Since I announced that I was going to stand aside as Ukip leader in the wake of the successful Brexit campaign, I’ve had more time to do other things.
This included a trip to Cleveland for the Republican Convention and the adoption of Donald J. Trump as their Presidential candidate.
I was astonished that everybody I met wanted to talk about Brexit – not just the delegates to the convention but ordinary people, including a group of US Navy veterans who told me we should have done it years ago.
There was a chance meeting, in a bar of course, with the delegation from Mississippi.
hey were wildly enthusiastic Brexiteers and told me that their State Governor Phil Bryant was delighted with the result and would love me to visit.
So in what I thought would be the quiet days of August, I was happy to accept their invitation.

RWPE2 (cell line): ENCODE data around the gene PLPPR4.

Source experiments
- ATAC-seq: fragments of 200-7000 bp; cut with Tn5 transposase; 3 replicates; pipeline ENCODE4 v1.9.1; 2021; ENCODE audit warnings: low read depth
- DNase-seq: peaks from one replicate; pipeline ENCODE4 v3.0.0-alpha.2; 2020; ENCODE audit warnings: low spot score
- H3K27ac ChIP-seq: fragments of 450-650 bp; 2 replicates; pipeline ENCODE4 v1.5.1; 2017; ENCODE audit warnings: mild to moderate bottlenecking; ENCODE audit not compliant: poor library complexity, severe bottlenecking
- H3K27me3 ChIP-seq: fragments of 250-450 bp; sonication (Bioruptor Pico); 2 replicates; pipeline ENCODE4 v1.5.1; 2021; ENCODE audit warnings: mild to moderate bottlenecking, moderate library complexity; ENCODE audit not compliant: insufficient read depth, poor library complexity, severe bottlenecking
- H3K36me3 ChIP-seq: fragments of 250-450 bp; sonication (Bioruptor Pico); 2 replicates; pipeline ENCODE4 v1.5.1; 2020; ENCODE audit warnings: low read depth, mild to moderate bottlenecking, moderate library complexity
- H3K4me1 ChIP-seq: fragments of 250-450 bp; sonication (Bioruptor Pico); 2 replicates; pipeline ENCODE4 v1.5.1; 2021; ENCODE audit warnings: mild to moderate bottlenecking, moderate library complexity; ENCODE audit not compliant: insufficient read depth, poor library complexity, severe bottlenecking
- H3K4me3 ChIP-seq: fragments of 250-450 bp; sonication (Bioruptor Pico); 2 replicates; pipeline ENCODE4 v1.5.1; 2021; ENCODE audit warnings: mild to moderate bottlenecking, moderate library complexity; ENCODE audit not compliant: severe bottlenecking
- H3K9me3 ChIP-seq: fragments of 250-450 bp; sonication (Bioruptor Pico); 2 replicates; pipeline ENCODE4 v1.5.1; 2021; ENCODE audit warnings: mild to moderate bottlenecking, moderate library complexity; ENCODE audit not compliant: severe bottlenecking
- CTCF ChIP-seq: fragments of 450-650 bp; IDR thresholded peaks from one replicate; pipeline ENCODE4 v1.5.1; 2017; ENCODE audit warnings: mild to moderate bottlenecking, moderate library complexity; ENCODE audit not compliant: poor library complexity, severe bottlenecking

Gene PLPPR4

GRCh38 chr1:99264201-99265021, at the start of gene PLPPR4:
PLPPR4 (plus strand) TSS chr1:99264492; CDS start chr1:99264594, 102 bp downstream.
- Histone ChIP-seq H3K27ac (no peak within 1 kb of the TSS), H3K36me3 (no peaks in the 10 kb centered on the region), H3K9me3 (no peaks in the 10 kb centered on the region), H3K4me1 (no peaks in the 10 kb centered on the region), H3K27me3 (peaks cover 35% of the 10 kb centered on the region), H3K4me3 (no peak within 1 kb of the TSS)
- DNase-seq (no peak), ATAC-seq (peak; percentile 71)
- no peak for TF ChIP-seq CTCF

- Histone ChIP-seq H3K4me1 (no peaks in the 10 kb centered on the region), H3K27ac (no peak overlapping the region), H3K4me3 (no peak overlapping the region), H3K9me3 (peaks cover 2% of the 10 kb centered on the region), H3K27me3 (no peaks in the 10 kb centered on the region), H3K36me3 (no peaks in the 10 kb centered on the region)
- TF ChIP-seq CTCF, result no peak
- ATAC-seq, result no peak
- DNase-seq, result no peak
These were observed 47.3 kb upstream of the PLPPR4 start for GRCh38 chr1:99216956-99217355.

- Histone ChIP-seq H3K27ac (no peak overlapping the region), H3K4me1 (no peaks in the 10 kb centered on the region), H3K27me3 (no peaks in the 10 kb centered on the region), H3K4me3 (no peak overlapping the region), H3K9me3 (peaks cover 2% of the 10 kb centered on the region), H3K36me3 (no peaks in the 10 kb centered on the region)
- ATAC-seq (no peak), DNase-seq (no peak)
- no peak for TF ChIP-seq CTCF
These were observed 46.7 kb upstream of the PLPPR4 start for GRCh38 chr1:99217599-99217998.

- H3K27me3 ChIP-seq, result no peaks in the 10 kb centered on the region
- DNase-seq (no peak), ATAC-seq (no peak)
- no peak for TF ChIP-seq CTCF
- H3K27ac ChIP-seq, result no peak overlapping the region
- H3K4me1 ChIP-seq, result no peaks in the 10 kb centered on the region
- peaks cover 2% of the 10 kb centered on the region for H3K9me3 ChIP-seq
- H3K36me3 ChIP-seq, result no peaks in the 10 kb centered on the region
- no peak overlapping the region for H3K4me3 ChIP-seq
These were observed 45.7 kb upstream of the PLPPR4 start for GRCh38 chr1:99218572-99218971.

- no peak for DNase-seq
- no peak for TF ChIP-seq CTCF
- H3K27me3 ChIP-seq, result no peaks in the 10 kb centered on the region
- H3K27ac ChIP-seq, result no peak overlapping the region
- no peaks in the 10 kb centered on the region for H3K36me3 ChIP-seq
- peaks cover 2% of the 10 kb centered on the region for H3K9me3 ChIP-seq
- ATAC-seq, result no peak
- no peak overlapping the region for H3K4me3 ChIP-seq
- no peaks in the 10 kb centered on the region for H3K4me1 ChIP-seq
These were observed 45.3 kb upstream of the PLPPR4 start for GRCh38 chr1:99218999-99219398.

The plan was simple: I would speak at a dinner hosted by the Governor to speak about the Brexit campaign and to draw parallels with voters in America, who are looking for many of the same things.
It was not until I arrived and was having dinner at the magnificent Governor’s Mansion in Jackson that I was told that on the following evening there would be a rally at which up to 15,000 people would come to hear Trump.
I did not endorse Trump, because I had condemned President Obama for telling us what to do in our referendum.
But I did say that if I was a US citizen I would not vote for Hillary Clinton even if she paid me.
A very rattled, anxious-looking Hillary Clinton responded in a press conference and attacked my presence on the stage with Trump. She trotted out a series of wilful misinterpretations of things that I had said.
It was a similar kind of demonisation used by George Osborne and many of the Remain camp on me during the referendum campaign.
Along with Bob Geldof, Hillary simply cannot accept Brexit and still thinks it’s wrong to even talk about immigration.
She represents the failed past and would do better going out meeting American voters rather than attacking me.
Perhaps if I donate to the Clinton Foundation her views on me might soften.